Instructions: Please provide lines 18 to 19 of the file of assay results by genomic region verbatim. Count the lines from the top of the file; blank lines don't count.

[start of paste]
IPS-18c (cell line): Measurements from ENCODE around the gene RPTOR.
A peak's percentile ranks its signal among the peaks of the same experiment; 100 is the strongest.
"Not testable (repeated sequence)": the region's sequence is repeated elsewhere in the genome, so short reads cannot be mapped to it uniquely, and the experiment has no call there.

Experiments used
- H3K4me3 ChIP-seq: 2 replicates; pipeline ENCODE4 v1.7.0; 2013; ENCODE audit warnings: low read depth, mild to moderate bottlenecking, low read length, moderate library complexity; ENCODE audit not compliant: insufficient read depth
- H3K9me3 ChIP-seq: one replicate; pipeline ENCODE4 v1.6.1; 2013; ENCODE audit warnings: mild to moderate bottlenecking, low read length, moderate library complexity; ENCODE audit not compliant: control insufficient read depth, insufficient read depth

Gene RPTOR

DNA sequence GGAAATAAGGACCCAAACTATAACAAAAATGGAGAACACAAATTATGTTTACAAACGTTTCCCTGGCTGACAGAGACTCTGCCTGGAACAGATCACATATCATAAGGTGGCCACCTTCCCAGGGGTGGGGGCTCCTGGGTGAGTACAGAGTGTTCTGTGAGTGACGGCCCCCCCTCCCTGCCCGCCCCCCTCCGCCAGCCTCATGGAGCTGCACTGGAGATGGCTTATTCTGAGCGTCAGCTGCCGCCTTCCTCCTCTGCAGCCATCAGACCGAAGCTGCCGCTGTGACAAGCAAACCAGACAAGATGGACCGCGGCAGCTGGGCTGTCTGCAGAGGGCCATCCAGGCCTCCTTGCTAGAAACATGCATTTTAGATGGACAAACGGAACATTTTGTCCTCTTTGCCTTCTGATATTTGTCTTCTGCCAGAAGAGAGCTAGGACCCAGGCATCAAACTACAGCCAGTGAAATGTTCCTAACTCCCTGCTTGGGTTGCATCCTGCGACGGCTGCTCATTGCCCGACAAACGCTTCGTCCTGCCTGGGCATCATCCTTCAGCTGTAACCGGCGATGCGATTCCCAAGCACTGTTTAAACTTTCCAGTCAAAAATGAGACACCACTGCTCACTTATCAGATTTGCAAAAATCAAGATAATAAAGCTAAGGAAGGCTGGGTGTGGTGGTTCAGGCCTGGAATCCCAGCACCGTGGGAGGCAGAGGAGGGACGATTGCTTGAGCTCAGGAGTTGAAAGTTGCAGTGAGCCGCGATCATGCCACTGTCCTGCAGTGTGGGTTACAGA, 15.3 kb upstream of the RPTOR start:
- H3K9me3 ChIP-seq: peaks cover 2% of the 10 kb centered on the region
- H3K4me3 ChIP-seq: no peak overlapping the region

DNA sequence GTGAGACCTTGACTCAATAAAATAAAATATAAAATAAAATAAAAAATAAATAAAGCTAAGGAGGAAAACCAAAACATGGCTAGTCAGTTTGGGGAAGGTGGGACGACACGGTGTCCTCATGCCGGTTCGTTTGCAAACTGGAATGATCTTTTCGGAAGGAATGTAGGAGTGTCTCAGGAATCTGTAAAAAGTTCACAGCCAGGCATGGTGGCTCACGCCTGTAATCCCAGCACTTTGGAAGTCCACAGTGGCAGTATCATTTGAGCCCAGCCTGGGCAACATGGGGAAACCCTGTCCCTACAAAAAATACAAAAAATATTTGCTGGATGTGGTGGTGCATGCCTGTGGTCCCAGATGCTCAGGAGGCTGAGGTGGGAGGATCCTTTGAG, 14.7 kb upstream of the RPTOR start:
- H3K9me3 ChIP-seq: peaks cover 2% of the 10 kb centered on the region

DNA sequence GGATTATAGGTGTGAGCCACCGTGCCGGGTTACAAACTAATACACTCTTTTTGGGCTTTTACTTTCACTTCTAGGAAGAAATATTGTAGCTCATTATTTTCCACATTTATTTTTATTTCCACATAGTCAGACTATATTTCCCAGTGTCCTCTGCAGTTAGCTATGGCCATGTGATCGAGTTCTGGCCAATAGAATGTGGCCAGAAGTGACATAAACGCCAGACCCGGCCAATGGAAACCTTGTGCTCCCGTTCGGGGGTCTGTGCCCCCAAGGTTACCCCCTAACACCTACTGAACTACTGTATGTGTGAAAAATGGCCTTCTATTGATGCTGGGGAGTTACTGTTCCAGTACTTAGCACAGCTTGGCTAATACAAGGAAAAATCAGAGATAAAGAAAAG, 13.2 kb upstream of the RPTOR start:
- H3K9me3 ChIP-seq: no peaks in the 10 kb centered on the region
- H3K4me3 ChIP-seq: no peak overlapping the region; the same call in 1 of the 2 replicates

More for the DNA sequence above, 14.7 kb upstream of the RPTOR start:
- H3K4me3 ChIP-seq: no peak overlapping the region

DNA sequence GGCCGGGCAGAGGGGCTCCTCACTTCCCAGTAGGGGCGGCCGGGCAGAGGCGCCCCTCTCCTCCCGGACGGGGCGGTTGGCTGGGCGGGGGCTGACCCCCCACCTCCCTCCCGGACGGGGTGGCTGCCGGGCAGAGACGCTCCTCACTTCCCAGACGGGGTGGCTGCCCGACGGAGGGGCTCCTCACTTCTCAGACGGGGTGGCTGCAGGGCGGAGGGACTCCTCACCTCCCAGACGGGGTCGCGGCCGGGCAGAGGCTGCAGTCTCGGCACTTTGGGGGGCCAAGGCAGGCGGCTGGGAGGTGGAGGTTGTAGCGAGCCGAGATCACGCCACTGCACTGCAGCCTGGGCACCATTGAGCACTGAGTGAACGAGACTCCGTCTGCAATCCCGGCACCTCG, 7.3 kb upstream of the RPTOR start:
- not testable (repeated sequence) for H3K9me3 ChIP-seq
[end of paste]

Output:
DNA sequence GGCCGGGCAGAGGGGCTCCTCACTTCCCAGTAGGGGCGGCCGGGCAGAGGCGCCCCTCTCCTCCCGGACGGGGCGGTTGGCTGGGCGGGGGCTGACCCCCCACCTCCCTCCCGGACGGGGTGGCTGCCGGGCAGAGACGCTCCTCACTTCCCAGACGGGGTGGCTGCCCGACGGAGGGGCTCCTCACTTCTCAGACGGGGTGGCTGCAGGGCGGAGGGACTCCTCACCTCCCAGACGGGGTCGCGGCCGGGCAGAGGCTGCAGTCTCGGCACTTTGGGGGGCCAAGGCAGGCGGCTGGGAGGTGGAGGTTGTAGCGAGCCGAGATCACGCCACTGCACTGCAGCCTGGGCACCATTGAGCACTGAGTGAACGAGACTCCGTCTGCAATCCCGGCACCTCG, 7.3 kb upstream of the RPTOR start:
- not testable (repeated sequence) for H3K9me3 ChIP-seq